By Chris Sweeney
23 Nov, 2020
While three vaccines have been lauded internationally for their promising clinical trial results, a Russian produced one is being dismissed by the MSM. So much for the unified ‘global response’ to the pandemic…
At last, there appears to be some light at the end of the gloomy Covid-19 tunnel, as Oxford University’s vaccine looks to be a success. Initial data suggests 70 percent protection, but experts reckon by tweaking the dose, it could reach 90 percent.
It’s a collaboration with drugmaker AstraZeneca and of those treated with it during trials, there were no hospitalisations or severe cases of Covid-19.
Another bonus is that it can be stored in a normal fridge, meaning the costs involved are relatively small.
They both need to be stored at temperatures around minus 70 degrees Celsius, and require large refrigeration units to keep them from spoiling in travel and the pre-adminstering phase.
That’s one reason why the Oxford vaccine will cost between $3-4 per shot, compared to $20 for Pfizer/BioNTech and $25 for Moderna.
But even with the price differences, it’s all good news.
AstraZeneca is reported to have agreed to make two billion doses by next summer – and the others have deals to deliver hundreds of millions of their solutions.
It’s been a global effort. AstraZeneca is a Swedish company, BioNTech was founded by a married Turkish couple in Germany, while Pfizer and Moderna are both American.
Similarly, the reaction to the good news has been universally positive.The statement from Oxford University’s team was hailed by the BBC, The New York Times, CNN, The Guardian, 9News in Australia and Sky News.
Despite their different locations and target audiences, all these reports had one thing in common – they deliberately ignored Sputnik V, the vaccine developed by Russia and the first to be announced. That’s a fact.
It was on August 11 that news broke of its existence and on September 4, the results for phase 1/2 studies were published in the world’s oldest medical journal, The Lancet. Phase 3 trials are underway in Russia, Belarus, the United Arab Emirates and Venezuela, with both India and Brazil set to join, too
Sputnik V has a 92 percent effectiveness based on the data and the World Health Organization’s representative to Russia, Melita Vujnovic commented, “certainly, we are optimistic.”
The vaccine has also been sent to WHO headquarters in Geneva for certification and its maker, the Moscow- based Gamaleya Research Institute of Epidemiology and Microbiology, has confirmed the cost will be lower than Pfizer/BioNTech and Moderna.
Translating pharma lingo: the announced price of Pfizer of $19.50 and Moderna of $25-$37 per dose actually means their price of $39 and $50-$74 per person. Two doses are required per person for the Pfizer, Sputnik V and Moderna vaccines. The price of Sputnik V will be much lower. https://t.co/nr1C7RBdZB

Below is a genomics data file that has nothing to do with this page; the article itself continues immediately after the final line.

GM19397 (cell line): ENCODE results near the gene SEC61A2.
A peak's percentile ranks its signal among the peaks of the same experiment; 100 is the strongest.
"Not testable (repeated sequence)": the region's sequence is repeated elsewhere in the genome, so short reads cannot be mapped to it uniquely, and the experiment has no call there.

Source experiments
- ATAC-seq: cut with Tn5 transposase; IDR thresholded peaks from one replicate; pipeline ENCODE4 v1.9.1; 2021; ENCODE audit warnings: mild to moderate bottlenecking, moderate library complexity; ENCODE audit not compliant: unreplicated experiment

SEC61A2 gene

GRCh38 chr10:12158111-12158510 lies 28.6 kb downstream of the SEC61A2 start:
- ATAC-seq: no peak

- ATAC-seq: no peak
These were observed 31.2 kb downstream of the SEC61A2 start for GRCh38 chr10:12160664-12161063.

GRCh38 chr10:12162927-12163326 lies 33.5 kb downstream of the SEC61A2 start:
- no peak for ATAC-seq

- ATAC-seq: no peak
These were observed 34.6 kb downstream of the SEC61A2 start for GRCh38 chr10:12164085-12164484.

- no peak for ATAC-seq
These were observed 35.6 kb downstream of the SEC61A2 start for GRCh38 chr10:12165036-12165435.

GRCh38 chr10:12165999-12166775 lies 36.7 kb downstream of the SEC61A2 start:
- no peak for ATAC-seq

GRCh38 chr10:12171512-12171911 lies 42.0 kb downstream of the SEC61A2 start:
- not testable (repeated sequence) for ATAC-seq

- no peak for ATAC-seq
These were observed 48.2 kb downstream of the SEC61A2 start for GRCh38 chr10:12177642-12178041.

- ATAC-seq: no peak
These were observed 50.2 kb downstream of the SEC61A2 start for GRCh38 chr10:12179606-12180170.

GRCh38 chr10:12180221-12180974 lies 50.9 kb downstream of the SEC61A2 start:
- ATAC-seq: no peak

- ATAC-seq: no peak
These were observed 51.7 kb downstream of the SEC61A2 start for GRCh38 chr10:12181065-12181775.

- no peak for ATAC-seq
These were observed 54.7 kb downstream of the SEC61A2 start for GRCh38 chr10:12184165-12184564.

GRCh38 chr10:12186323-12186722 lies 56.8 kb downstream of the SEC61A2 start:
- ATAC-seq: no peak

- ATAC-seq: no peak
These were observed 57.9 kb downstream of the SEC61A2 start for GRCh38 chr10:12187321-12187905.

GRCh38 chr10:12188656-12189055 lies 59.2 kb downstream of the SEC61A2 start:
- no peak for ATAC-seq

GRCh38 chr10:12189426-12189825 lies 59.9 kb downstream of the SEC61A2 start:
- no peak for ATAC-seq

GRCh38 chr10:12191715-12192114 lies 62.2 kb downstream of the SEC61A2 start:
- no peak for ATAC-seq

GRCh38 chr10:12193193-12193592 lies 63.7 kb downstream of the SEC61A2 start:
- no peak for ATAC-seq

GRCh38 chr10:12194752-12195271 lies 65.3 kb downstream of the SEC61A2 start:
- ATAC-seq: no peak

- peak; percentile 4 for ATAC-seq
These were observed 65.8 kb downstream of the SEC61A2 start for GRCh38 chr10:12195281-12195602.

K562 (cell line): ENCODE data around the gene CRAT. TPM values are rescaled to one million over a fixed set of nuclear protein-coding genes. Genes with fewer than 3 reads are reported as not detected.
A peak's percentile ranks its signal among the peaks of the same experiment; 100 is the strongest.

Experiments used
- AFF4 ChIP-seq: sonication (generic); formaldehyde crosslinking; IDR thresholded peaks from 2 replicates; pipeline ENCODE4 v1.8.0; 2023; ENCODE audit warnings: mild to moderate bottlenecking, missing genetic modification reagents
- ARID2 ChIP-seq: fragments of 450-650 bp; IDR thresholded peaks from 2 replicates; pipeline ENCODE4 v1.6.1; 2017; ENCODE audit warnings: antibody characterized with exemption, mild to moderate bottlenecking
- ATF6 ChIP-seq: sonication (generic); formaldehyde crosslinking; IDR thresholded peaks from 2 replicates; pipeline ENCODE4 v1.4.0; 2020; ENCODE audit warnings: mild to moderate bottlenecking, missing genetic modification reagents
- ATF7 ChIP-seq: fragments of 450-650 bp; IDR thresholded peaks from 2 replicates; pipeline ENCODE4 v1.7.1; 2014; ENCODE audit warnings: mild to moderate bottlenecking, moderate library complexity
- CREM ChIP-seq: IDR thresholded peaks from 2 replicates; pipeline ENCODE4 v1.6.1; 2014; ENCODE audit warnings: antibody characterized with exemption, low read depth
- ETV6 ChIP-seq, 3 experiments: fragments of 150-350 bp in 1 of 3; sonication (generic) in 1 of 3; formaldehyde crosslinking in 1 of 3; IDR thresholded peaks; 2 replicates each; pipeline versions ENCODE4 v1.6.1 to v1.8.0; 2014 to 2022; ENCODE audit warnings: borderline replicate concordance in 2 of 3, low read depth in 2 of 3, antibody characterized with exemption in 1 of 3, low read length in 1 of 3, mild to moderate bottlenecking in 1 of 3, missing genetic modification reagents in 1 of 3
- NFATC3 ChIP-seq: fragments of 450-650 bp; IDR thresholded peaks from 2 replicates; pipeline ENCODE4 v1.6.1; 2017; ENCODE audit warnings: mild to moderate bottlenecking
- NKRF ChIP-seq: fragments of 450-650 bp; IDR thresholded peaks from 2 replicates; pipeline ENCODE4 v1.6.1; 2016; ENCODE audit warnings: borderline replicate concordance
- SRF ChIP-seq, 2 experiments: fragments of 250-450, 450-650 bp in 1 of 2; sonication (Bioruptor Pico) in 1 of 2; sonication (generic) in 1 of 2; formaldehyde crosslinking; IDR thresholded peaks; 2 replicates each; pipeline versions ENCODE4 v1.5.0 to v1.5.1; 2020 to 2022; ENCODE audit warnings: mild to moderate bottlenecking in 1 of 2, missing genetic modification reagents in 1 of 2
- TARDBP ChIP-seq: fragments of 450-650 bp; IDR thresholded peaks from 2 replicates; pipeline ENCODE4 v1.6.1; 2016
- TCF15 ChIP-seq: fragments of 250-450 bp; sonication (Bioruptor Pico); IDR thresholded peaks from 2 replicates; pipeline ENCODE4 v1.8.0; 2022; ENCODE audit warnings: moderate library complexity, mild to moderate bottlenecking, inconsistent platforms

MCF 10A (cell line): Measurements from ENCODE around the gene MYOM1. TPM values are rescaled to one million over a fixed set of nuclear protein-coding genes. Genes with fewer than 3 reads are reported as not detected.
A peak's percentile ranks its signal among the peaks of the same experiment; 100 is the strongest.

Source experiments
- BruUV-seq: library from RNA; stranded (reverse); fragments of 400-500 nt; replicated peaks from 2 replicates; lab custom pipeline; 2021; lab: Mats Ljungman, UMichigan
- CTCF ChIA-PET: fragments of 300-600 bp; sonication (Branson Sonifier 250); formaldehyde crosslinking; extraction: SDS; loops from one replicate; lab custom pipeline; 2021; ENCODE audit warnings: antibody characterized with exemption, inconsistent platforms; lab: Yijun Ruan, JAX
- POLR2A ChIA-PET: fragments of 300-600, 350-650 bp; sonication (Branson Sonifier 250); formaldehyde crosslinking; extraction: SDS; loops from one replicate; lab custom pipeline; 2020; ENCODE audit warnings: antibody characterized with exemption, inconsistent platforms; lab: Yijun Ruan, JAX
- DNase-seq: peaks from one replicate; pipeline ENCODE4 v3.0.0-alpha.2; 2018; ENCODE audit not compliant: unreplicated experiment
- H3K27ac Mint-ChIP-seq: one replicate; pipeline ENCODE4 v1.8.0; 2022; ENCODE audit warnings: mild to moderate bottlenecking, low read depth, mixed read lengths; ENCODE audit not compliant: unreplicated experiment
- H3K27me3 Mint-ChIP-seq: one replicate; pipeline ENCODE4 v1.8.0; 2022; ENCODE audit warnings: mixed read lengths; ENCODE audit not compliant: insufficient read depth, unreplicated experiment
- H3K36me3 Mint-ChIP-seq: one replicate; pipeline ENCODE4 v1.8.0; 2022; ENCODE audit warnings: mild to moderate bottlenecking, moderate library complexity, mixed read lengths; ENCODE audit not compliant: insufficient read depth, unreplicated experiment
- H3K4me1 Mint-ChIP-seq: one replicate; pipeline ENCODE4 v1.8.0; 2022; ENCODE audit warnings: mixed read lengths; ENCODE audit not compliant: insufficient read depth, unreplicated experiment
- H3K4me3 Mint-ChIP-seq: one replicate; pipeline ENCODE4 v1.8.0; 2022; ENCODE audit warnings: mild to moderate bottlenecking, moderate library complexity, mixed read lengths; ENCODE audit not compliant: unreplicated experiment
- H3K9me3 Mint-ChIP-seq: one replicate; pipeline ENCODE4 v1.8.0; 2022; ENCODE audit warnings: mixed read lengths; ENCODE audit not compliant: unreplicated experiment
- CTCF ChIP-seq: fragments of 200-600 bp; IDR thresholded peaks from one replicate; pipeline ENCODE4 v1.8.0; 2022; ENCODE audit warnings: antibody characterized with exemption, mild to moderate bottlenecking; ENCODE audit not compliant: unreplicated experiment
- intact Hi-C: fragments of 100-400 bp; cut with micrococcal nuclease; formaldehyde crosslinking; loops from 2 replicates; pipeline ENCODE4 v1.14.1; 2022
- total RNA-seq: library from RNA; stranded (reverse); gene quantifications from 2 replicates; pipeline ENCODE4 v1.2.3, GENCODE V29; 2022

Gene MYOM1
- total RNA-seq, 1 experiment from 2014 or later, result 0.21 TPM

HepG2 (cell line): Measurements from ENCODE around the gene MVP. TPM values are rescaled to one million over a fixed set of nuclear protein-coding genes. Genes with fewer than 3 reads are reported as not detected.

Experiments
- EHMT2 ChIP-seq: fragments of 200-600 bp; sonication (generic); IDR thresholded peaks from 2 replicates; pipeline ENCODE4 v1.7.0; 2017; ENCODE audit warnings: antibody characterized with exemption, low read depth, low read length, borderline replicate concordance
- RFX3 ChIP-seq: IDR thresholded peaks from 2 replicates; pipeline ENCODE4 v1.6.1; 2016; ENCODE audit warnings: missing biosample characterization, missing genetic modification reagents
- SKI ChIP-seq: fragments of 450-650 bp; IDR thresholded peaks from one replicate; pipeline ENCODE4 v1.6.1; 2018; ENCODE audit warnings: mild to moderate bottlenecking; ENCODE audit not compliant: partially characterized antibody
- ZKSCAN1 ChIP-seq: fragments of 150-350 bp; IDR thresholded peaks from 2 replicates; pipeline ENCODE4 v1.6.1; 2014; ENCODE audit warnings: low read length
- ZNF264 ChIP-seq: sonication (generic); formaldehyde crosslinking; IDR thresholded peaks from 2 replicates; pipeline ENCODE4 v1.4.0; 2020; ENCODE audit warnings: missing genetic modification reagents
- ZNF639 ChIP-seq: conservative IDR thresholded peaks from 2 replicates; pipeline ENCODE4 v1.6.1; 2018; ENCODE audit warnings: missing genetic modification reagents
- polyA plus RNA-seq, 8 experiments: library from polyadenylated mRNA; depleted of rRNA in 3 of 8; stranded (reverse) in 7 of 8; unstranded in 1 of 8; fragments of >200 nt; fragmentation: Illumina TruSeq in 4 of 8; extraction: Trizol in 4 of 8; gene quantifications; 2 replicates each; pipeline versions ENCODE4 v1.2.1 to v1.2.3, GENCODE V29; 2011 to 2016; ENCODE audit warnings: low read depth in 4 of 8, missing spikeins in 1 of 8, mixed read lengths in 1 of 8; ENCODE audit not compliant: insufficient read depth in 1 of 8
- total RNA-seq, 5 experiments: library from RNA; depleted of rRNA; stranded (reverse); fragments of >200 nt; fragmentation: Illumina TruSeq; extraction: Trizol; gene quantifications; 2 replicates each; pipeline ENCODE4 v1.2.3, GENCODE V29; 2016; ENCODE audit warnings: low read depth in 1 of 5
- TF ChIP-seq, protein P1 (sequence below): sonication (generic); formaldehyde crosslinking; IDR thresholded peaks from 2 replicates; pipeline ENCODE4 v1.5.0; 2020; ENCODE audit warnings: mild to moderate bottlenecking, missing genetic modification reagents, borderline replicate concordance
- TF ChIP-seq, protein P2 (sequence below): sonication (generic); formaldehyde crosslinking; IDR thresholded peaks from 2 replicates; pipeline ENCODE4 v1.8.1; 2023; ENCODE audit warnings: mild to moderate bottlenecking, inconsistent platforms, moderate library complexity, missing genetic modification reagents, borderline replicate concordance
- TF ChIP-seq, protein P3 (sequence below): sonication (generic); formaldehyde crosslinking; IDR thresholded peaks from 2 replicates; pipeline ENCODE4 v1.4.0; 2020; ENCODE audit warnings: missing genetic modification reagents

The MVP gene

— Sputnik V (@sputnikvaccine) November 22, 2020
It has also made a public offer to help boost the Oxford/AstraZeneca vaccine’s effectiveness. You probably aren’t aware of this, though, as all of that has remained absent from the mainstream media.
There have been suggestions of supposed evidence that Russian researchers falsified the Sputnik V data, driven, possibly, by the fact that the Russian Direct Investment Fund (RDIF) has funded the project.
It’s a sovereign body, so its money comes from the Russian government.
CEO Kirill Dmitriev was aware the state links would be seen as some as an issue, and said: “We understood that there would be lots of scepticism and resistance to the Russian vaccine for competitive reasons; therefore, there was a decision to call it a Russian recognisable international name.”
The narrow-minded zealots should instead look at the Gamaleya Institute, which was involved in clinical trials previously for Ebola and Middle East respiratory syndrome vaccines. But none of that has been deemed relevant.
Some journalists and media corporations are blinkered, possibly subconsciously, when it comes to viewing certain parts of the world. It’s an arrogant attitude that means the Russian claims have been pre-judged with a suspicion which has not been applied to the other vaccines.
Inexplicably, Wayne Koff of the Human Vaccines Project stated that the Sputnik V results didn’t pass “the smell test.” Meanwhile vaccine researcher John Moore, of New York’s Weill Cornell Medical College, referred to the announcement as “Putinology”and added: “Why is Russia doing this? It’s the international vaccine race. They want to be seen to be keeping up with their competitors in other countries.”
The European Union also displayed its true colours by warning Hungary it was undermining public confidence by importing Sputnik V to test it. The EU added that it would become “much harder” to carry out mass inoculations, if citizens began to question vaccines because they were not approved. And France 24 threw out the innuendo-laden line “Moscow rushes to keep pace with Western drugmakers.”
All of this stems from lazy stereotypes and in some cases, an illogical disdain for Russia leftover from the Cold War era.
This is a global pandemic. Every country is facing the same scenario, and we need all the scientific help we can get. Nothing should be dismissed because of xenophobic paranoia.
The MSM’s airbrushing of Sputnik V proves the so-called experts can’t allow themselves to give any credit to Russia, as it doesn’t fit the narrative they want to convey.
What if it’s the most potent vaccine we’ve got? What if it is the best option? It’s baffling that so many are playing agenda-laden infowars, when so many lives at stake.
* Chris Sweeney is an author and columnist who has written for newspapers such as The Times, Daily Express, The Sun and Daily Record, along with several international-selling magazines. Follow him on Twitter @Writes_Sweeney
Published at www.rt.com